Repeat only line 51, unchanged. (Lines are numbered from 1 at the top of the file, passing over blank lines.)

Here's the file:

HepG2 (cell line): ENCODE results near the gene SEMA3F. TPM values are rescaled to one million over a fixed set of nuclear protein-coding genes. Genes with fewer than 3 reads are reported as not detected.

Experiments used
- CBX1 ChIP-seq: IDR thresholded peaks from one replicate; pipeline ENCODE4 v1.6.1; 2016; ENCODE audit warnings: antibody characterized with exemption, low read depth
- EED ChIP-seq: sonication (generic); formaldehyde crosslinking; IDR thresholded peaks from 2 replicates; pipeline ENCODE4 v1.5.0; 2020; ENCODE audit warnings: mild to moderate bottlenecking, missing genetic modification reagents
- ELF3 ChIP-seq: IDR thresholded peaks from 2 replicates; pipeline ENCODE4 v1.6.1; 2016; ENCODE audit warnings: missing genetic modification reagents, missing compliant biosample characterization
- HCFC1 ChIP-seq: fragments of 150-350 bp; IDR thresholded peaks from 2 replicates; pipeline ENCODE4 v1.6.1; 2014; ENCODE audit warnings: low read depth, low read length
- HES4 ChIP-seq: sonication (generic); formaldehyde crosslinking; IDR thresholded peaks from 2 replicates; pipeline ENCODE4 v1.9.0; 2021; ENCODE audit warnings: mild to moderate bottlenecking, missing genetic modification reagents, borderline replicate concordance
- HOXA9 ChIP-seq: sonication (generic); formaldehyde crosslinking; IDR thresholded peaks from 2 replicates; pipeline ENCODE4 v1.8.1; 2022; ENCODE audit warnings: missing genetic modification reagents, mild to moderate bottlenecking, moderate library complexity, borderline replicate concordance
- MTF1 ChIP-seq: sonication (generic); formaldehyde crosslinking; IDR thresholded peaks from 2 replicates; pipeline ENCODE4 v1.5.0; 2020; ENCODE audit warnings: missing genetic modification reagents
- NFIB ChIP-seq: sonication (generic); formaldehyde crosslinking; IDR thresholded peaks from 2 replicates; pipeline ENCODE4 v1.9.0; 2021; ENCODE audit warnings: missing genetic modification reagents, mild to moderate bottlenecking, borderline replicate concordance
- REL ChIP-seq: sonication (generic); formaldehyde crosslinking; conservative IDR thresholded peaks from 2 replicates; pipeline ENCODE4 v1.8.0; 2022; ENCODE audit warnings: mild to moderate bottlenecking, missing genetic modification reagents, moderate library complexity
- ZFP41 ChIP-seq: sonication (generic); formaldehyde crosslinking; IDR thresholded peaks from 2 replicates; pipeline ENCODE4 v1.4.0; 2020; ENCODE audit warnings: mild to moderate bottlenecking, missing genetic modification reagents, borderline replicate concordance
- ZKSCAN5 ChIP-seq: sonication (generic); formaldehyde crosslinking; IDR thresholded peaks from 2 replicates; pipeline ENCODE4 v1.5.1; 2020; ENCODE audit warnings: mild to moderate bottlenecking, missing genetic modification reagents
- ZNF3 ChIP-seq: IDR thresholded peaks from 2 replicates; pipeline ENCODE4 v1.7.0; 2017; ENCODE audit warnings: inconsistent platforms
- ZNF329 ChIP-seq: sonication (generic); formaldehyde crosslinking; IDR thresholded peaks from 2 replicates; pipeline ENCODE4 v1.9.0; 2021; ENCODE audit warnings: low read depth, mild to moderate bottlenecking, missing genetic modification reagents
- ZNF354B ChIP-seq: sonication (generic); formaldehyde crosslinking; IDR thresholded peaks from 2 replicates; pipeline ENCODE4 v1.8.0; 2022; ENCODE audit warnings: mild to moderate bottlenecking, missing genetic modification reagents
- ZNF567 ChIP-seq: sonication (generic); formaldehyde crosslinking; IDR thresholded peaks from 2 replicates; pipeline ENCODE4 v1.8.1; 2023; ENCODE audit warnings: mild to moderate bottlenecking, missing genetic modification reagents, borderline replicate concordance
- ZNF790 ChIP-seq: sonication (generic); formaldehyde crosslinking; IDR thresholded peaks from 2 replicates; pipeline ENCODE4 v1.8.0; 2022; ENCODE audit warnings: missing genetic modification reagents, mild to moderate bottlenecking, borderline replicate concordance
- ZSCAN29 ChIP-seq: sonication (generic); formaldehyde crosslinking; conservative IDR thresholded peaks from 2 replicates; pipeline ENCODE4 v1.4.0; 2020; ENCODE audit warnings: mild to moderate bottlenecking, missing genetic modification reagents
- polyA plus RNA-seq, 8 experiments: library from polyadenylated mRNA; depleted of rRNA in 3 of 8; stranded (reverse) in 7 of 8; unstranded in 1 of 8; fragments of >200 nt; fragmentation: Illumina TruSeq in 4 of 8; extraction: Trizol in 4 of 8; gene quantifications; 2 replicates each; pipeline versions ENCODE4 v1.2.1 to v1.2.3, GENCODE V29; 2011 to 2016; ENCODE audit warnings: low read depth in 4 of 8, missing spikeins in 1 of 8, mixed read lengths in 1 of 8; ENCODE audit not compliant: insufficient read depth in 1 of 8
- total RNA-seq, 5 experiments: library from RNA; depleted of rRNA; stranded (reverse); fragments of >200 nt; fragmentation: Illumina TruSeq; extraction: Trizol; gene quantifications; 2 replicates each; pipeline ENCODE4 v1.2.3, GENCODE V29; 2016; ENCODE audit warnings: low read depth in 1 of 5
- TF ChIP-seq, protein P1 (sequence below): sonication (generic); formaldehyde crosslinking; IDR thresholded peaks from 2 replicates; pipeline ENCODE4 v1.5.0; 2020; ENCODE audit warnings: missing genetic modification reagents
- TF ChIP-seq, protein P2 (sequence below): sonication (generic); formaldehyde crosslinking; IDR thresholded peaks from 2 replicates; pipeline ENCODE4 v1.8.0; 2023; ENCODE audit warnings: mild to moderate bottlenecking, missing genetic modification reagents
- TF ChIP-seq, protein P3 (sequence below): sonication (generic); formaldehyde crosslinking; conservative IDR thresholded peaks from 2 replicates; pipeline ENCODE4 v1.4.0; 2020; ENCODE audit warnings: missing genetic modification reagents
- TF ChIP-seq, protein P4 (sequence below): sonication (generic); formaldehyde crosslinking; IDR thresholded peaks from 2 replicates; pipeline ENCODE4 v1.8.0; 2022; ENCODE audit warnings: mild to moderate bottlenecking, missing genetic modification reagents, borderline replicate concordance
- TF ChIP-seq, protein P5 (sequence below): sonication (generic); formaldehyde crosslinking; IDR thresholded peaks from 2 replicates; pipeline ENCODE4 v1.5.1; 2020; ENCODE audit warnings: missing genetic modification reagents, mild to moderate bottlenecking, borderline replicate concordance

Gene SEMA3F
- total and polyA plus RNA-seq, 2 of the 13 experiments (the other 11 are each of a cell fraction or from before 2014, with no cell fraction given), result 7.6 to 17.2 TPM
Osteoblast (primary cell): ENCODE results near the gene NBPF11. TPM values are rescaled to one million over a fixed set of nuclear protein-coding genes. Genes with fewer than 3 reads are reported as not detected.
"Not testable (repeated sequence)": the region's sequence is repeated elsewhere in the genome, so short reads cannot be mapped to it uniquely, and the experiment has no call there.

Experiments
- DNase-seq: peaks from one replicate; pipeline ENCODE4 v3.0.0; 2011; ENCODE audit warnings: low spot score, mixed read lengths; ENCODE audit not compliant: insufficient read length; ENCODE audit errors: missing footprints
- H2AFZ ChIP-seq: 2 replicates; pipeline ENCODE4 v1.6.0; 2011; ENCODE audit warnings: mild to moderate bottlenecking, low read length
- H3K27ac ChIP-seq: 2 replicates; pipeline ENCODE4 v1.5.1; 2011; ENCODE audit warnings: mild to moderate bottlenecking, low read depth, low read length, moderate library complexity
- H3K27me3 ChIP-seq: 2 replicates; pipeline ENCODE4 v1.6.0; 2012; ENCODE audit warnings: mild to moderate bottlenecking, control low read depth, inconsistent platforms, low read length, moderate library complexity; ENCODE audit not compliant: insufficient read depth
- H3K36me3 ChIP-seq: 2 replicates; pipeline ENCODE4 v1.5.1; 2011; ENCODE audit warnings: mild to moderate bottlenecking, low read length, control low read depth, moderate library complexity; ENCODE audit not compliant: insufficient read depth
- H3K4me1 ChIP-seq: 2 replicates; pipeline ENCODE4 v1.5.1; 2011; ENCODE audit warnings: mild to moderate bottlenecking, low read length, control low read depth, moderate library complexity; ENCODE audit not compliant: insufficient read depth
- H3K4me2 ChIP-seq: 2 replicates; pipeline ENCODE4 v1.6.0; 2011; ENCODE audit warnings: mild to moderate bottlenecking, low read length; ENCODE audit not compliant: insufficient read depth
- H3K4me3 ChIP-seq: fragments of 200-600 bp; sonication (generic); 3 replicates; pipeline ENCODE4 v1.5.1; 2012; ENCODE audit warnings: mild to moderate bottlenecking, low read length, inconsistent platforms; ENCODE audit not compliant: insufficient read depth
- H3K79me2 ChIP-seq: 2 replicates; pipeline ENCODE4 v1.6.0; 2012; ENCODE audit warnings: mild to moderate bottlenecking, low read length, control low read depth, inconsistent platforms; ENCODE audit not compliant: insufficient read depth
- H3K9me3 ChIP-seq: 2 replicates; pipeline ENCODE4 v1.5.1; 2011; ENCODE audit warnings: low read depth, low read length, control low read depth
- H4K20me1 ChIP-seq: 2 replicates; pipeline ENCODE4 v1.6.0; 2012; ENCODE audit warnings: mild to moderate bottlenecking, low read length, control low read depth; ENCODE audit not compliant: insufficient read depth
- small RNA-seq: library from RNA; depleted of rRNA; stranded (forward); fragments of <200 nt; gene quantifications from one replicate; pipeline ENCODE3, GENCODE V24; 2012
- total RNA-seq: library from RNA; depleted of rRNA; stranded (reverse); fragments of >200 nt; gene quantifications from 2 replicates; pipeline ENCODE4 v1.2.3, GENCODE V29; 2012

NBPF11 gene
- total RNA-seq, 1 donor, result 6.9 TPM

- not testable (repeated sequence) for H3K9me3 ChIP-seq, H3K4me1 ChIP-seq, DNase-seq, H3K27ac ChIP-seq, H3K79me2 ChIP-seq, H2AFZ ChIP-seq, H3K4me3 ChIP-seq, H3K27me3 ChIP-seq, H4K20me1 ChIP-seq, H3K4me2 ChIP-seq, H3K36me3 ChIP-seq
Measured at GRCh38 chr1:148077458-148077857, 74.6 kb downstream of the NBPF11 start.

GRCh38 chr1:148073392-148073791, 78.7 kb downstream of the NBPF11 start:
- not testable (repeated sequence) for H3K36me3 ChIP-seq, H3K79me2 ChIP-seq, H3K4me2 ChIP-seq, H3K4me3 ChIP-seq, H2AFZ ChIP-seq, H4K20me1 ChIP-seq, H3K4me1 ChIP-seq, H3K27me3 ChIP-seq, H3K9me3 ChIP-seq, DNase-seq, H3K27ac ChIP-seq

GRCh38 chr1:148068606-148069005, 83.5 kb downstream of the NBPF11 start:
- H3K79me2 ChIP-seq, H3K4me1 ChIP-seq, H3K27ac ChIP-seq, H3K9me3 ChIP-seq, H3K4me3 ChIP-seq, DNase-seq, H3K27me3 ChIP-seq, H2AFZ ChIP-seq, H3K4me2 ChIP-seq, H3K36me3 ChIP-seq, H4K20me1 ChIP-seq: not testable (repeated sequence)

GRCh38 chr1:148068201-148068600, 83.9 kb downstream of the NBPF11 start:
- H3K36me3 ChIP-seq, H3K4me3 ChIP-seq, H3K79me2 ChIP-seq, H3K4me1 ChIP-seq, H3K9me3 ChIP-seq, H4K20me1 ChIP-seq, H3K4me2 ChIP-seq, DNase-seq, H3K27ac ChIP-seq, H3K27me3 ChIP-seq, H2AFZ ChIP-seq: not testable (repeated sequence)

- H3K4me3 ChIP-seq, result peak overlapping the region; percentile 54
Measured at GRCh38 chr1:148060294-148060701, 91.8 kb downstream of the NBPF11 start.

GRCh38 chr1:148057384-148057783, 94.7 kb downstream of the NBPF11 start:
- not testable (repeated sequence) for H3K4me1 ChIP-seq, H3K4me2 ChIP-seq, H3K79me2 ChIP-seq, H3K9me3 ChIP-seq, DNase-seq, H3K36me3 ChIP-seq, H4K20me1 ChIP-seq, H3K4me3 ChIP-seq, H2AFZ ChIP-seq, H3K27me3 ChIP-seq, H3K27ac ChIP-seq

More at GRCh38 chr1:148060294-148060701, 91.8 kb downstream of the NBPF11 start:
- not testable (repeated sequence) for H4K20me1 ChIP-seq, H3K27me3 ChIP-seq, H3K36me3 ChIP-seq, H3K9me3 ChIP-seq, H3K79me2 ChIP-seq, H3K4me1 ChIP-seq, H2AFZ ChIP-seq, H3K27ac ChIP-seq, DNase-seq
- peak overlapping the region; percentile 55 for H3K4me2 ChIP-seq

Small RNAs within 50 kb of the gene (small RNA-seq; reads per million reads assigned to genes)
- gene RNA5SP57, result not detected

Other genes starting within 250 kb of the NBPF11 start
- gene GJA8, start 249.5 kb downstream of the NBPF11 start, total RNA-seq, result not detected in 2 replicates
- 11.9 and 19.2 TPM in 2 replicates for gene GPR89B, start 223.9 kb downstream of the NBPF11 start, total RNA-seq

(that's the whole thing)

GRCh38 chr1:148068606-148069005, 83.5 kb downstream of the NBPF11 start: